Plantain, Giant Turkish (Plantago major), packet of 100 seeds, organic

(4 customer reviews)

$3.95

Family:  Plantain (Plantaginaceae)

Hardy to Zones 3 to 10

Herbaceous perennial native to Turkey, probably the largest true Plantago to be found worldwide.  You’ll have plantain to your waist, and leaves up to 6 inches wide. Plant prefers moist to mesic soils and sun to part shade.  Sow seed in spring. Cool soil germinator. Barely cover seed with soil, tamp securely and keep evenly moist until germination, which is rapid.  Excessive heat during the germination phase may delay or disallow germination.  Thin or transplant to 1 foot apart.

100 seeds/pkt., Certified Organically Grown

In stock

Share your thoughts!

5 out of 5 stars

4 reviews

Let us know what you think...

What others are saying

  1. Question

    Francis-Olive Hampton

    Hi Richo. Question about germination. We are in full on summer here in CA, so, would stratifying work before direct garden sowing (worried that if I then sow in hot temps, it would not fare well)? Or could I sow in a small pot and keep in the fridge till it germinates?

    Finally, I have a pretty nice area that I want to plant in, a ‘woodland’ type of area (under a Chinese elm, so even when 90 degrees plus here, its significantly cooler under that huge tree), the problem is the sprawling roots. Can you still plant in the woodland area (I realize this is a silly question as I’m typing this, thinking of all of the little plants growing beneath forest trees!) Will the seedlings root just work/grow around the existing tree roots? If so, what about something like comfrey or burdock, or even thistle with long roots? Any gardening advice appreciated.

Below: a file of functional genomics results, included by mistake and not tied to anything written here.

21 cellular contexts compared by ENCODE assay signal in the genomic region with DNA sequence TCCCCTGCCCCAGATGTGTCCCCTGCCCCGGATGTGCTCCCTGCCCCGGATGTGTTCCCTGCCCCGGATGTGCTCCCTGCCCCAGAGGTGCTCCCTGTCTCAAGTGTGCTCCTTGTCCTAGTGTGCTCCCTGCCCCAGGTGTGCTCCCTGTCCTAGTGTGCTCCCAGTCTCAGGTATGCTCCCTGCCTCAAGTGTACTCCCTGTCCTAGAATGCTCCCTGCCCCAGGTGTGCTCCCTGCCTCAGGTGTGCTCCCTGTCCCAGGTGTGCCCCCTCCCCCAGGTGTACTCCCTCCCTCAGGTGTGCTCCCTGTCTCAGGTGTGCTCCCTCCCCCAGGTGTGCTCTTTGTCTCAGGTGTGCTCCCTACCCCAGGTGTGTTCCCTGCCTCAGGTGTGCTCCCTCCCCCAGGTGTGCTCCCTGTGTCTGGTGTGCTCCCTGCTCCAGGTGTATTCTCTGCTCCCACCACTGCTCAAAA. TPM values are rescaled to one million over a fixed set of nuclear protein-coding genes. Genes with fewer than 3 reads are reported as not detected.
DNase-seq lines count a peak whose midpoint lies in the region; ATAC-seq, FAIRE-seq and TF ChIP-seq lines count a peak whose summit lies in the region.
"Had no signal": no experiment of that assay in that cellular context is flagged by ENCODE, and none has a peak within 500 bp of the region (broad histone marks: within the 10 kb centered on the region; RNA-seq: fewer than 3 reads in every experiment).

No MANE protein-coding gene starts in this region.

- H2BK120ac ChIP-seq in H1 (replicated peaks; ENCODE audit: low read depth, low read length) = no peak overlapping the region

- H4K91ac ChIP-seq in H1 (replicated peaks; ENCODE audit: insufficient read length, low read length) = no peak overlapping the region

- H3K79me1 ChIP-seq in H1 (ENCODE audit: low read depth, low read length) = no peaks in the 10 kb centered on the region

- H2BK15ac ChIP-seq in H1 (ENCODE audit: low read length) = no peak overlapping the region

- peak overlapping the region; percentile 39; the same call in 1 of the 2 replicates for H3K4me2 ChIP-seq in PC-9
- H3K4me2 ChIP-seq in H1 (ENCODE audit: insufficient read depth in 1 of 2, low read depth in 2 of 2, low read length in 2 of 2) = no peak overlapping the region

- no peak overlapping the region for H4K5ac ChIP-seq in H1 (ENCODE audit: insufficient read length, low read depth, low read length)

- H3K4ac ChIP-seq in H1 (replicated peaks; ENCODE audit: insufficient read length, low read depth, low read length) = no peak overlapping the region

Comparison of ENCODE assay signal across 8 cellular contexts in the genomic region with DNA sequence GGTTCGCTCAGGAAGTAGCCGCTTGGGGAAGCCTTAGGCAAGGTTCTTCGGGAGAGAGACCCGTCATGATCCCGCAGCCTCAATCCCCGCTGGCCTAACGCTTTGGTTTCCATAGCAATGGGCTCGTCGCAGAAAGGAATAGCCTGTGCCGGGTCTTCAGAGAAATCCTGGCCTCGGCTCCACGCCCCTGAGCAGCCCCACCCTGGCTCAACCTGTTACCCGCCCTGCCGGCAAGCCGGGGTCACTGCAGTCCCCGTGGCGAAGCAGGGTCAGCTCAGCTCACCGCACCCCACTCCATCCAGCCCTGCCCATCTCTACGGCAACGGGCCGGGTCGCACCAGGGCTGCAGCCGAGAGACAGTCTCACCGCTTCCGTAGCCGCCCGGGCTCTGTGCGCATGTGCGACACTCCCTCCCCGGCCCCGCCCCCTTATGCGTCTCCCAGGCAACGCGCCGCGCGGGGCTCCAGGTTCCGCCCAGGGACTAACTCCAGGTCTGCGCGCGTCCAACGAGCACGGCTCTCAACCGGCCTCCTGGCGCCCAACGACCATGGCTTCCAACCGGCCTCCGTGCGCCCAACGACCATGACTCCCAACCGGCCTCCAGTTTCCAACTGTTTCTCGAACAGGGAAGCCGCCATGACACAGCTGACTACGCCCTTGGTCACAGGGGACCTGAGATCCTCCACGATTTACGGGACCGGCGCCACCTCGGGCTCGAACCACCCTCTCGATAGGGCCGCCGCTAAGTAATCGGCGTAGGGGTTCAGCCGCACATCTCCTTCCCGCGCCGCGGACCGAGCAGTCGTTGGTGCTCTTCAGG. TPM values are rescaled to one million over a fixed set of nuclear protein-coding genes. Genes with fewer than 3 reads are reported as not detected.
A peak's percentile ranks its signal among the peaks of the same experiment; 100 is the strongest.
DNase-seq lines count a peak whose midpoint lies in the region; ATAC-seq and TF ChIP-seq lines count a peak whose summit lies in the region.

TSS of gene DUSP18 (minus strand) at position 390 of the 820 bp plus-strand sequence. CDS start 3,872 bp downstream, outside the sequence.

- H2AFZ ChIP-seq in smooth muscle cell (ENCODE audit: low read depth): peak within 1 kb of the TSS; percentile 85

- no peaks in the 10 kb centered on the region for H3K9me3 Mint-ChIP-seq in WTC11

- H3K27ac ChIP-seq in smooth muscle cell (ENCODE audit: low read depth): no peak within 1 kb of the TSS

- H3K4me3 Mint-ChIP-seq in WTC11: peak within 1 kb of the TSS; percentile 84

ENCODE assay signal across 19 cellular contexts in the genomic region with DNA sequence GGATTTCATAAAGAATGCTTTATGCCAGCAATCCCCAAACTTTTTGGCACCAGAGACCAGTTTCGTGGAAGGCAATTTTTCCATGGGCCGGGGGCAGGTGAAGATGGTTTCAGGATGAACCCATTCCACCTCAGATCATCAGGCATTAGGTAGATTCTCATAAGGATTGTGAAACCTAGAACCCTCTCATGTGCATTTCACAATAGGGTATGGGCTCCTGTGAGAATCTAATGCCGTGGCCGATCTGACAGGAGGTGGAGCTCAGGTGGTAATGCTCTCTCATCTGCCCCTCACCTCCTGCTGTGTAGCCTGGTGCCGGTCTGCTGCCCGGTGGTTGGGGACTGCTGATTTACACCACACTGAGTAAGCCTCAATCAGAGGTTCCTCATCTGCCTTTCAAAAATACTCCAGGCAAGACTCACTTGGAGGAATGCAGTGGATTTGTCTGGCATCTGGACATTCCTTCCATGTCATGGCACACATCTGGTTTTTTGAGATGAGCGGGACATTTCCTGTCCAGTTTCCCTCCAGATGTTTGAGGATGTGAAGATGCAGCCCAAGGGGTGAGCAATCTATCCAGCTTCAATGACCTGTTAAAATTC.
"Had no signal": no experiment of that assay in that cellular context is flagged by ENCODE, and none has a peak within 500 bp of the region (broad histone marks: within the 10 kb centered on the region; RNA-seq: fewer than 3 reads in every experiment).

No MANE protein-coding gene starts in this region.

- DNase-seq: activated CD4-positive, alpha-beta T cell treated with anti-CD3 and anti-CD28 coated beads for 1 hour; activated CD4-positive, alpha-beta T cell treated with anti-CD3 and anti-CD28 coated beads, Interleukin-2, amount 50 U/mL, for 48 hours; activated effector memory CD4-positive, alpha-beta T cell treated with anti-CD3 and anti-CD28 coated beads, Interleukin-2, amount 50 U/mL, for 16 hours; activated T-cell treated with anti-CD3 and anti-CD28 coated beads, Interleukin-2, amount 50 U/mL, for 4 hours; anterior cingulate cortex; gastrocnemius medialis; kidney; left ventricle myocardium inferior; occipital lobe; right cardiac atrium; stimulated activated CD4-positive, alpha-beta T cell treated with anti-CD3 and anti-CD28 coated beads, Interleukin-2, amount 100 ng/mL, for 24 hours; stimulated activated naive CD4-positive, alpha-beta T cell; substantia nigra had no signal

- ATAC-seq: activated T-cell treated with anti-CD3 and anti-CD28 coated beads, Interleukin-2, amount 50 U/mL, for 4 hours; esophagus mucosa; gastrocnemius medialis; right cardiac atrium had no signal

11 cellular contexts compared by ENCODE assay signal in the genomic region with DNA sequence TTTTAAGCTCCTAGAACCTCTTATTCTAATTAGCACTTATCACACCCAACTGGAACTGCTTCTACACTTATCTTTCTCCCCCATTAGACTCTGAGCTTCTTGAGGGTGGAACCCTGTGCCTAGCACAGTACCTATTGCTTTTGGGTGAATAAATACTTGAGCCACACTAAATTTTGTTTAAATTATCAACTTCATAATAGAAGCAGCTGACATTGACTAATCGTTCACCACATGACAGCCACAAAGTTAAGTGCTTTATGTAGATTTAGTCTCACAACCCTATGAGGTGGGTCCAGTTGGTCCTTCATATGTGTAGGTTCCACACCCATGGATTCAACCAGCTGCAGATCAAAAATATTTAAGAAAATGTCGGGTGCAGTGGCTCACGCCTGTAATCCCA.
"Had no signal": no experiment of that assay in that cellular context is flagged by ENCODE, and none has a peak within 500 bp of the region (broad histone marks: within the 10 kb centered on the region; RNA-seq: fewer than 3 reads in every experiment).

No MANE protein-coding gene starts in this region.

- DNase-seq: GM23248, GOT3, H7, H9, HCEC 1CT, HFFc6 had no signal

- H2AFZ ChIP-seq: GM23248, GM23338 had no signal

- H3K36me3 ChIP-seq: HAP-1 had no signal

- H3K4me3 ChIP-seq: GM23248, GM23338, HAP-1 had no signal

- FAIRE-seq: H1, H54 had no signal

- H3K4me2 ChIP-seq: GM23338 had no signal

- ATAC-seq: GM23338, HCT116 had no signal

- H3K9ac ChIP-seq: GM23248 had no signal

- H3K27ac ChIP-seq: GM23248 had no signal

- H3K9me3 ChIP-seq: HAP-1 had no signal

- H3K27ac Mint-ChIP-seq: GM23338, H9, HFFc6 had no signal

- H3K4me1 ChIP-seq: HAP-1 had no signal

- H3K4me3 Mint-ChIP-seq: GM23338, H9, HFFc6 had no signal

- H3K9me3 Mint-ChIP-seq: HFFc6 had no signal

(0) (0)

    Something wrong with this post? Thanks for letting us know. If you can point us in the right direction...

    • One person found this helpful
      Richo Cech

      Richo Cech

      Hi Francis-Olive, Thanks for the nice note. It sounds like a nice place, there under the chinese elm. Comfrey is often grown below trees as it tends to assist them in many ways, and the roots of trees are not a problem for comfrey. Plantain, too, will grow in the shade of trees. It might be difficult to get the seeds to germinate at this time of year. Maybe you can start working up a bed and sow the seeds when the soil begins to cool down in the autumn. The plants grow rapidly, and the giant turkish is a good choice.
      Richo

      (1) (0)

      Something wrong with this post? Thanks for letting us know. If you can point us in the right direction...

  2. Question

    Dominique Demers

    Hi, We bought this variety of plantain this spring, in fact they grow huge and abbundant, but I found that a majority of them grow purple leaves. Is it a Turkish caracteristic?

    (0) (0)

    Something wrong with this post? Thanks for letting us know. If you can point us in the right direction...

    • One person found this helpful
      Richo Cech

      Admin Richo Cech

      Hello Dominique, Yes, it is a Turkish characteristic, due to the presence of anthocyanins which assist in the antiinflammatory effects of the herb. If you are after Plantago major (common broadleaf plantain) that is plain green, we have that listed as Plantain, Broadleaf. Richo

      (1) (0)

      Something wrong with this post? Thanks for letting us know. If you can point us in the right direction...

    • Michael

      Hello Dominique and Richo Cech: I have Plantago major that has remained completely stable in reproducing the purplish cast to the leaves. The leaves get to about 6 inches in diameter but the plant remains relatively flat. The height is not any more than a typical Plantago.